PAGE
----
Also, consider that the minimum down payment required varies by the type of loan. For example, some lenders offer conventional loans that accept down payments as low as 3%. On the other hand, VA loans and other government-backed mortgages offer special 0% down payment programs for borrowers that meet eligibility requirements, like membership in the Armed Forces.

Since it’s possible to finance up to 100% of the loan amount, don’t let the down payment stop you from becoming a homeowner.

2. My credit score is too low.

The good news is that you don’t need pristine credit to get a mortgage. Conventional loans accept credit scores of 620 to 640, with higher scores generally resulting in lower interest rates.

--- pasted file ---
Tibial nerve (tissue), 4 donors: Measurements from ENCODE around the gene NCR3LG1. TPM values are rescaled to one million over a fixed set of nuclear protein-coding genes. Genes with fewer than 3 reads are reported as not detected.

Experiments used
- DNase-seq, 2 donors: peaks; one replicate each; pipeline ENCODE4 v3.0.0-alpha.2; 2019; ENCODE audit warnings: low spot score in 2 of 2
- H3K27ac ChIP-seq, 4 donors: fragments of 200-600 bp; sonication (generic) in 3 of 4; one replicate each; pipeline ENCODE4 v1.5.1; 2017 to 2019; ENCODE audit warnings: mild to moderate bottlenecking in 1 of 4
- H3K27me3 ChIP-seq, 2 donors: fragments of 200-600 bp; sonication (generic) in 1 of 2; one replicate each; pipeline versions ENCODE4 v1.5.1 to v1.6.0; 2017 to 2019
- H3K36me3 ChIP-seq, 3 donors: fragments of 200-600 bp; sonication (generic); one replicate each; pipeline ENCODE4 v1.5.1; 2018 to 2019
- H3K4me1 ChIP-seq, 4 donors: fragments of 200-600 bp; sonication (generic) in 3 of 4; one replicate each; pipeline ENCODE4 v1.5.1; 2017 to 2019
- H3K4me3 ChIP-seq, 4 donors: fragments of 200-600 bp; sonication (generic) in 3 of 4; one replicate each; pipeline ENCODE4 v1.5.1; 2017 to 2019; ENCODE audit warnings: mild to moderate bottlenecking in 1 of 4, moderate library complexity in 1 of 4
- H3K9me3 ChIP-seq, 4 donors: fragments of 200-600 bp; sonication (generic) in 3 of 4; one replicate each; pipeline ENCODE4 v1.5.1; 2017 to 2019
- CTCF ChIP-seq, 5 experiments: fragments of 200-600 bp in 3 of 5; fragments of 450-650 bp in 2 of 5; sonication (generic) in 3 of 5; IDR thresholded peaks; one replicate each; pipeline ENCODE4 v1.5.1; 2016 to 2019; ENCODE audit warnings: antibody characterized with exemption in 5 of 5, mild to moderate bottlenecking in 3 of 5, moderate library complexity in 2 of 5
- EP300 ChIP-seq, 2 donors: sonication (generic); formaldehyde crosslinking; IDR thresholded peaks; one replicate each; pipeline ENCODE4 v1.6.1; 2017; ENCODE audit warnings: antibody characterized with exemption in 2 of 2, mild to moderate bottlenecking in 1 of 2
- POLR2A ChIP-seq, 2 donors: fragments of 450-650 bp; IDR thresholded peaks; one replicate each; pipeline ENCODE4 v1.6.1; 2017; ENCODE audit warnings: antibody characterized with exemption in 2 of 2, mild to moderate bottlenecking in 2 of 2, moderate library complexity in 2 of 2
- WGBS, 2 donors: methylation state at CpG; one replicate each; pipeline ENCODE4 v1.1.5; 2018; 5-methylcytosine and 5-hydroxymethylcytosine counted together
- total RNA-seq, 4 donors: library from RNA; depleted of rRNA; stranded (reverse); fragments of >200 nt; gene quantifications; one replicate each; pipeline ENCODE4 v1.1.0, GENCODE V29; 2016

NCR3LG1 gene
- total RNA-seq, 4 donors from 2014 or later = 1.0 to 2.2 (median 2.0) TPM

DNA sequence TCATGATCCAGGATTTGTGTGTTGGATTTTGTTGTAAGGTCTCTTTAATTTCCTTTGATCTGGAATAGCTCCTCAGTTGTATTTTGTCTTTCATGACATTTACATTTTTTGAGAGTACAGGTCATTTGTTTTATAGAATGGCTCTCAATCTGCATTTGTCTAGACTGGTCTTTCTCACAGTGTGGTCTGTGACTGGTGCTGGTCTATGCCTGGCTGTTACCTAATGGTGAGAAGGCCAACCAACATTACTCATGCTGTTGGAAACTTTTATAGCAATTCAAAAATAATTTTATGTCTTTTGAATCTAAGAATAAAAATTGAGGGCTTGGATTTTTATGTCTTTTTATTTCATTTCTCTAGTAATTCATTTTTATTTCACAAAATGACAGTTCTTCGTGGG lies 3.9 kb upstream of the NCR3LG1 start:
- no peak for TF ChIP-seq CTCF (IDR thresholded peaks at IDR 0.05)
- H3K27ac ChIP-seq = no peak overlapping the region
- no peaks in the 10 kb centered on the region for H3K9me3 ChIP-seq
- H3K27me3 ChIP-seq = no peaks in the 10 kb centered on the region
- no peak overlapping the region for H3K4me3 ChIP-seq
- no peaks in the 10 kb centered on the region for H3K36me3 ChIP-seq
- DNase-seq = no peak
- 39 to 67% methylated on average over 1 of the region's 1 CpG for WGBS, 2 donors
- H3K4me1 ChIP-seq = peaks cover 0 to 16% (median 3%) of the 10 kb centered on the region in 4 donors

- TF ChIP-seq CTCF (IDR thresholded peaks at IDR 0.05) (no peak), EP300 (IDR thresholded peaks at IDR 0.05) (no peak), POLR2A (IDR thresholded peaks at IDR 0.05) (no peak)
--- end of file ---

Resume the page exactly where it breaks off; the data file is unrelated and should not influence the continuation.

Although the government doesn’t set credit minimums for VA or USDA loans, you may qualify if you have a 580 FICO score or higher. FHA loans require a minimum score of 500, but most lenders won’t go that low. They typically want to see a credit score of at least 580. Anything less requires a down payment of 10%.

Some excellent first-time home buyer advice is to work on your credit score for at least a year before purchasing. One of the best ways of doing that is getting your credit report and scores. By keeping close tabs on where you stand financially, you can look for weak spots and have a plan for improving them.

It is vital to remember that improving your credit score will lead to a more favorable interest rate and terms.

3. I have too much debt.

Just because you carry debt doesn’t mean you should shy away from a mortgage or potential homeownership. Get a sense of your financial health by calculating your debt-to-income ratio — or your DTI — a metric lenders use to determine your ability to repay a mortgage.